When talking to Ancaps or other pro-market/pro-capitalism anarchists about other forms of anarchy I find a curious argument continuously resurface. The argument is that if we ever achieved anarchy that we would finally do away with communism. If you’ve ever observed debates between anarcho-capitalists and anarcho-communists (or Ancaps and Ancoms) then you will see the type of rhetoric I’m referring to. In our critique of communism we follow the same mistake that Ancoms make in assuming capitalism will simply disappear should “real” anarchism be achieved.
In my most recent episode of Coffee Shop Philosophy shown above (apologies for missing last week), I discussed the topic of panarchy and some of the misconceptions people have regarding the purpose and structure, for lack of a better term, that anarchy would have. This brings us to the first issue with this argument: anarchy having a particular structure. If we were to ever truly remove the state, then, the current method for organizing societal structures would also be removed. This means that the decision on how to organize would be left to the people themselves.
Frankly, and especially considering the current political climate, it is a pipedream to think that everyone is going to organize themselves in accordance with the worldview of Murray Rothbard. Some will practice capitalism, others communism, and some will even reorganize themselves with a state or state-like order about them. A key component of anarchy is that people are free to make those choices for themselves. There is no person or singular group that can decide the rules of anarchy.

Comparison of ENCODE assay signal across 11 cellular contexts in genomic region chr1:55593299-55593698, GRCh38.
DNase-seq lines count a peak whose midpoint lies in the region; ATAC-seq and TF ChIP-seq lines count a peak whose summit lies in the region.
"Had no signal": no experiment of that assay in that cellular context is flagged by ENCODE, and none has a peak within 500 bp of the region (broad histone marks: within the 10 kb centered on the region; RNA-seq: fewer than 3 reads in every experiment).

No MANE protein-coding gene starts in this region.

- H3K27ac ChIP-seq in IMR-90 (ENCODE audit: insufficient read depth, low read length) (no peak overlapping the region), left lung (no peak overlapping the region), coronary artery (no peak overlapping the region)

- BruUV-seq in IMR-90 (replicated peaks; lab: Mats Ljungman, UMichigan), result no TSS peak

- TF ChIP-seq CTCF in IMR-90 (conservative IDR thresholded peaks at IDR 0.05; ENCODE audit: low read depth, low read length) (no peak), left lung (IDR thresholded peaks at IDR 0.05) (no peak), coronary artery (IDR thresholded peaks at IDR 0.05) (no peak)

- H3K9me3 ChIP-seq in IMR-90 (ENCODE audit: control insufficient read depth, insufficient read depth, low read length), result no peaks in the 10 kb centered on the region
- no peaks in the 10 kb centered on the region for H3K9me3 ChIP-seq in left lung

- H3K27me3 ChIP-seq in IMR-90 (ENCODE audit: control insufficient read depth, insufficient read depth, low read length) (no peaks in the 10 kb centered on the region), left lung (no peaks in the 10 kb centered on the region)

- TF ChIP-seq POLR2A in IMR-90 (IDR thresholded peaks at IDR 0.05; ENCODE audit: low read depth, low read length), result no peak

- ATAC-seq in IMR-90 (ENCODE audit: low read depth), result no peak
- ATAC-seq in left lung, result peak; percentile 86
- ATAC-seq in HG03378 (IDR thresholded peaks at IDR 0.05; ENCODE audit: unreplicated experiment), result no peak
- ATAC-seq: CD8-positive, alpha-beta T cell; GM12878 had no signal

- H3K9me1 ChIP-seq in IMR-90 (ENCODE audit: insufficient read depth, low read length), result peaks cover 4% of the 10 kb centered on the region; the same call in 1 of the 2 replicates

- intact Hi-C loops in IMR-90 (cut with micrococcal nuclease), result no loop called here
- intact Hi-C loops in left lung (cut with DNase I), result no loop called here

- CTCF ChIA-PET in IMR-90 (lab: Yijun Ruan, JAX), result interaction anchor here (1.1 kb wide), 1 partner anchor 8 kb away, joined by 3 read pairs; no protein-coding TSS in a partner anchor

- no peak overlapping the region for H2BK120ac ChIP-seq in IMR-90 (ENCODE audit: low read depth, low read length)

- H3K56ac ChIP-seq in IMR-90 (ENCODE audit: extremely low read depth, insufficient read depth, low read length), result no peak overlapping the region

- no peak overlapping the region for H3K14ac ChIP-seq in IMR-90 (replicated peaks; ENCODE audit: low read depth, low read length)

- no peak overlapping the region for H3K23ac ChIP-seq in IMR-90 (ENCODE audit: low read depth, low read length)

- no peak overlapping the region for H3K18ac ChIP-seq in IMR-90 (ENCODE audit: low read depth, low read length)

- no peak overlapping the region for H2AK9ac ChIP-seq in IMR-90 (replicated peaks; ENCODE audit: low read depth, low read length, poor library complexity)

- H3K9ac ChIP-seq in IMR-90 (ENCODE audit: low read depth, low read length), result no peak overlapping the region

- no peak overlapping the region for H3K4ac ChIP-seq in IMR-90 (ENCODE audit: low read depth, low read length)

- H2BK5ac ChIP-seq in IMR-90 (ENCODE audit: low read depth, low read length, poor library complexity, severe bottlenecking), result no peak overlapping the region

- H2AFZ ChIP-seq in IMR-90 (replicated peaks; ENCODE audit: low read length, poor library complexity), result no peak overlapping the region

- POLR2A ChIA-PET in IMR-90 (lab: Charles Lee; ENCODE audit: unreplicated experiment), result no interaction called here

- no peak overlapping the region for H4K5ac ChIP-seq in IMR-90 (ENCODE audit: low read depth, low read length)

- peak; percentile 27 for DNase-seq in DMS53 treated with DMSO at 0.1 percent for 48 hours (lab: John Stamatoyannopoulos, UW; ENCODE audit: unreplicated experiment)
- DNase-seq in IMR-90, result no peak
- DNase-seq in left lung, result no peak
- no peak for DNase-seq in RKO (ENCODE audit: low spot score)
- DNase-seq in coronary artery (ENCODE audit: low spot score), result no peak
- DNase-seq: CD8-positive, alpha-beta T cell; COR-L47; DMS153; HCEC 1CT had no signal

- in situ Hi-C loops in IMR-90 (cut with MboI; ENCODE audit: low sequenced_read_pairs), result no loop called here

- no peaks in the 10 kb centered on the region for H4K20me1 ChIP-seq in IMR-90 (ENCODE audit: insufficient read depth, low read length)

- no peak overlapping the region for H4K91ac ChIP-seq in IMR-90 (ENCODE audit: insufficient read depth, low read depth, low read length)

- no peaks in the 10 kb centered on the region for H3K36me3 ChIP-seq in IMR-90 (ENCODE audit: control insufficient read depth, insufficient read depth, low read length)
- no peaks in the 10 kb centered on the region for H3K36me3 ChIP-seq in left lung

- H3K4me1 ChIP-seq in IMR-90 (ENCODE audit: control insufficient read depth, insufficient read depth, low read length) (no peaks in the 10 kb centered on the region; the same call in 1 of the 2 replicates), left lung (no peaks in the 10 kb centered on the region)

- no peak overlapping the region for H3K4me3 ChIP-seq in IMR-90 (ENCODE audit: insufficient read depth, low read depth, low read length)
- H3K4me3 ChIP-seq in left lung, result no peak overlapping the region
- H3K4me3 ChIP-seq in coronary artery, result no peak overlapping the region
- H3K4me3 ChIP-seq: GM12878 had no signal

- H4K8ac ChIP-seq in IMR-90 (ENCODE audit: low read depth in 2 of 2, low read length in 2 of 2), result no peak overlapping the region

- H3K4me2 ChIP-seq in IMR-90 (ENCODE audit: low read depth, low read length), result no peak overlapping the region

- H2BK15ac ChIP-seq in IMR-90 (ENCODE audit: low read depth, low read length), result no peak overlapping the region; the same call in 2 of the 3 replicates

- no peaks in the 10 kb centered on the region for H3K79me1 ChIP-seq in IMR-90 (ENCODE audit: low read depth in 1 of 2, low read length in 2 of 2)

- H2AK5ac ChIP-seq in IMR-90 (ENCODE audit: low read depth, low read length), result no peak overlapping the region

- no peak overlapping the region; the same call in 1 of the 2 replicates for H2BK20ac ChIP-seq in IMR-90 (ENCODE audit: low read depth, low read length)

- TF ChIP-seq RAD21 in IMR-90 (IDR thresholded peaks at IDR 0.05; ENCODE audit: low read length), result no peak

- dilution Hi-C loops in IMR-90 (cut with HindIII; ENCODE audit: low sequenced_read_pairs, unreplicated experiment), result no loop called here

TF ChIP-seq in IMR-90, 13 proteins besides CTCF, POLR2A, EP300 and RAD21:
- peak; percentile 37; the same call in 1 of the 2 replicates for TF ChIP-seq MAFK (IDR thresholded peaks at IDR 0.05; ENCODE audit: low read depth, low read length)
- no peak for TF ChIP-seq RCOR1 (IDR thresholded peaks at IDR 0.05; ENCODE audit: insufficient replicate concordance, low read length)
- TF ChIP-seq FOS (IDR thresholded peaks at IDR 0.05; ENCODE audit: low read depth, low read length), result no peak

Another issue is the idea of “real” anarchism in general. This clear No True Scotsman fallacy becomes the spine of the argument. Capitalists get accused of being incapable of being anarchists because capitalism, in the workplace at least, has hierarchies whereas communism, in theory, does not. The argument gets turned back on communism when it comes to how resources would be allocated and distributed. Since someone would need to have that form of power, capitalists will argue that communism cannot be anarchy. Both of these arguments are terrible for the same reason. The back and forth quickly devolves into little more that shifting the burden of proof of their arguments back and forth like a bad game of tennis.
One clear red flag against these types of arguments is how they are unfalsifiable. We can wax philosophic and make as many a priori arguments as we please, but we cannot confirm our suspicions until we actually accomplish anarchy. If we look to history, we can see many forms of anarchy and other forms of legal systems that have existed, and we can learn from where they’ve gone wrong or failed. In the case of communism and socialism, it has generally been state interference that’s led to its failure whether from outside of it as with the Paris commune, or from within as with the USSR. As long as there are those that believe in the idea, and if we ever accomplish anarchy, communism wouldn’t be going away.
Read more from Killian at Think Liberty here.